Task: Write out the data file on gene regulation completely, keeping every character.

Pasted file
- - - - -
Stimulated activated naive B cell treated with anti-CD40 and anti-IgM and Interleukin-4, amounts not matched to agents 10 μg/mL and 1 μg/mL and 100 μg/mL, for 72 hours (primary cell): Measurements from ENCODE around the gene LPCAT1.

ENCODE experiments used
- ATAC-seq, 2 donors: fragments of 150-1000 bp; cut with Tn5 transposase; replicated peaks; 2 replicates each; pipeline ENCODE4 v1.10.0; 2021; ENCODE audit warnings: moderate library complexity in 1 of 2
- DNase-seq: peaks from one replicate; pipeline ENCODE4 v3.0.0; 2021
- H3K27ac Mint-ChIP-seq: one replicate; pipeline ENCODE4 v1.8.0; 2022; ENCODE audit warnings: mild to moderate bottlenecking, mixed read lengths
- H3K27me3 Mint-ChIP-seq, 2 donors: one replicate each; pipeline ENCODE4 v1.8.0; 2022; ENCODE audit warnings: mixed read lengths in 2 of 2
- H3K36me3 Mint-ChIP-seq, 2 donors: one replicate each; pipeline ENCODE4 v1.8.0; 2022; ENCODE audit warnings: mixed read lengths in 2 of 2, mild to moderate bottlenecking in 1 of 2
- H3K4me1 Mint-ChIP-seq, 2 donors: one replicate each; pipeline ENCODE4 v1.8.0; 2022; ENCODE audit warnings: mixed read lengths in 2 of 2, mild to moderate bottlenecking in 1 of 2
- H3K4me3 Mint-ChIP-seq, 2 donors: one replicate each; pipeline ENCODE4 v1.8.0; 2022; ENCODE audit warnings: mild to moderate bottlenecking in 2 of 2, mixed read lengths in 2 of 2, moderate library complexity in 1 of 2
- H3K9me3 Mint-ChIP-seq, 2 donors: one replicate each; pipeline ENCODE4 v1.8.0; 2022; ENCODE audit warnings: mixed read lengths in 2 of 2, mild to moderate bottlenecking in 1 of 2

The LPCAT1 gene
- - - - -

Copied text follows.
Stimulated activated naive B cell treated with anti-CD40 and anti-IgM and Interleukin-4, amounts not matched to agents 10 μg/mL and 1 μg/mL and 100 μg/mL, for 72 hours (primary cell): Measurements from ENCODE around the gene LPCAT1.

ENCODE experiments used
- ATAC-seq, 2 donors: fragments of 150-1000 bp; cut with Tn5 transposase; replicated peaks; 2 replicates each; pipeline ENCODE4 v1.10.0; 2021; ENCODE audit warnings: moderate library complexity in 1 of 2
- DNase-seq: peaks from one replicate; pipeline ENCODE4 v3.0.0; 2021
- H3K27ac Mint-ChIP-seq: one replicate; pipeline ENCODE4 v1.8.0; 2022; ENCODE audit warnings: mild to moderate bottlenecking, mixed read lengths
- H3K27me3 Mint-ChIP-seq, 2 donors: one replicate each; pipeline ENCODE4 v1.8.0; 2022; ENCODE audit warnings: mixed read lengths in 2 of 2
- H3K36me3 Mint-ChIP-seq, 2 donors: one replicate each; pipeline ENCODE4 v1.8.0; 2022; ENCODE audit warnings: mixed read lengths in 2 of 2, mild to moderate bottlenecking in 1 of 2
- H3K4me1 Mint-ChIP-seq, 2 donors: one replicate each; pipeline ENCODE4 v1.8.0; 2022; ENCODE audit warnings: mixed read lengths in 2 of 2, mild to moderate bottlenecking in 1 of 2
- H3K4me3 Mint-ChIP-seq, 2 donors: one replicate each; pipeline ENCODE4 v1.8.0; 2022; ENCODE audit warnings: mild to moderate bottlenecking in 2 of 2, mixed read lengths in 2 of 2, moderate library complexity in 1 of 2
- H3K9me3 Mint-ChIP-seq, 2 donors: one replicate each; pipeline ENCODE4 v1.8.0; 2022; ENCODE audit warnings: mixed read lengths in 2 of 2, mild to moderate bottlenecking in 1 of 2

The LPCAT1 gene